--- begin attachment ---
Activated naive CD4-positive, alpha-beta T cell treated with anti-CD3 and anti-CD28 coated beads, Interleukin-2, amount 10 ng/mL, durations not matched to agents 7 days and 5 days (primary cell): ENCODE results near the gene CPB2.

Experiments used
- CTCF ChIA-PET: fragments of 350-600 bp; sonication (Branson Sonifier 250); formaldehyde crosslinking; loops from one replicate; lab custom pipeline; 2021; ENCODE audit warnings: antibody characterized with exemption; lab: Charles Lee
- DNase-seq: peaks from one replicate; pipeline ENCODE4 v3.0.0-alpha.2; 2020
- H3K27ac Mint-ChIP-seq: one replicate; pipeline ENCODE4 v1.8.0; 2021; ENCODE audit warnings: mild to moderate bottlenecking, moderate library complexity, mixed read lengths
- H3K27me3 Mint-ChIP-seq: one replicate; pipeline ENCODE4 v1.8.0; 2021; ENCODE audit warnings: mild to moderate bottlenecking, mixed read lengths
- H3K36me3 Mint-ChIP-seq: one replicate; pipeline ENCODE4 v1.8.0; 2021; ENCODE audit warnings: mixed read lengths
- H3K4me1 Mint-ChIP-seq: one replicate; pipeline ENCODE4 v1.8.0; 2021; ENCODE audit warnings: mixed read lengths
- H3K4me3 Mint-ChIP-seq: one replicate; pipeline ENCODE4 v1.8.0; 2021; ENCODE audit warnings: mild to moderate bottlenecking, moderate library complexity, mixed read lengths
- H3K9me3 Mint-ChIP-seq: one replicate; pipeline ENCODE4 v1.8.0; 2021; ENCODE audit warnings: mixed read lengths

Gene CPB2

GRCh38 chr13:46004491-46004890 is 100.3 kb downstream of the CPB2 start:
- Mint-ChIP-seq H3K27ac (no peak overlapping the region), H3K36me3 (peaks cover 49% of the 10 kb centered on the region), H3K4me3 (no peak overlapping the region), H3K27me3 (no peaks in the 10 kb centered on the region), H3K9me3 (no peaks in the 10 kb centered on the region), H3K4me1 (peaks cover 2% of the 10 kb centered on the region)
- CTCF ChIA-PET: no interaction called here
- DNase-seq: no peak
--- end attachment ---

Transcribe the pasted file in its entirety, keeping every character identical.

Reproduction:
Activated naive CD4-positive, alpha-beta T cell treated with anti-CD3 and anti-CD28 coated beads, Interleukin-2, amount 10 ng/mL, durations not matched to agents 7 days and 5 days (primary cell): ENCODE results near the gene CPB2.

Experiments used
- CTCF ChIA-PET: fragments of 350-600 bp; sonication (Branson Sonifier 250); formaldehyde crosslinking; loops from one replicate; lab custom pipeline; 2021; ENCODE audit warnings: antibody characterized with exemption; lab: Charles Lee
- DNase-seq: peaks from one replicate; pipeline ENCODE4 v3.0.0-alpha.2; 2020
- H3K27ac Mint-ChIP-seq: one replicate; pipeline ENCODE4 v1.8.0; 2021; ENCODE audit warnings: mild to moderate bottlenecking, moderate library complexity, mixed read lengths
- H3K27me3 Mint-ChIP-seq: one replicate; pipeline ENCODE4 v1.8.0; 2021; ENCODE audit warnings: mild to moderate bottlenecking, mixed read lengths
- H3K36me3 Mint-ChIP-seq: one replicate; pipeline ENCODE4 v1.8.0; 2021; ENCODE audit warnings: mixed read lengths
- H3K4me1 Mint-ChIP-seq: one replicate; pipeline ENCODE4 v1.8.0; 2021; ENCODE audit warnings: mixed read lengths
- H3K4me3 Mint-ChIP-seq: one replicate; pipeline ENCODE4 v1.8.0; 2021; ENCODE audit warnings: mild to moderate bottlenecking, moderate library complexity, mixed read lengths
- H3K9me3 Mint-ChIP-seq: one replicate; pipeline ENCODE4 v1.8.0; 2021; ENCODE audit warnings: mixed read lengths

Gene CPB2

GRCh38 chr13:46004491-46004890 is 100.3 kb downstream of the CPB2 start:
- Mint-ChIP-seq H3K27ac (no peak overlapping the region), H3K36me3 (peaks cover 49% of the 10 kb centered on the region), H3K4me3 (no peak overlapping the region), H3K27me3 (no peaks in the 10 kb centered on the region), H3K9me3 (no peaks in the 10 kb centered on the region), H3K4me1 (peaks cover 2% of the 10 kb centered on the region)
- CTCF ChIA-PET: no interaction called here
- DNase-seq: no peak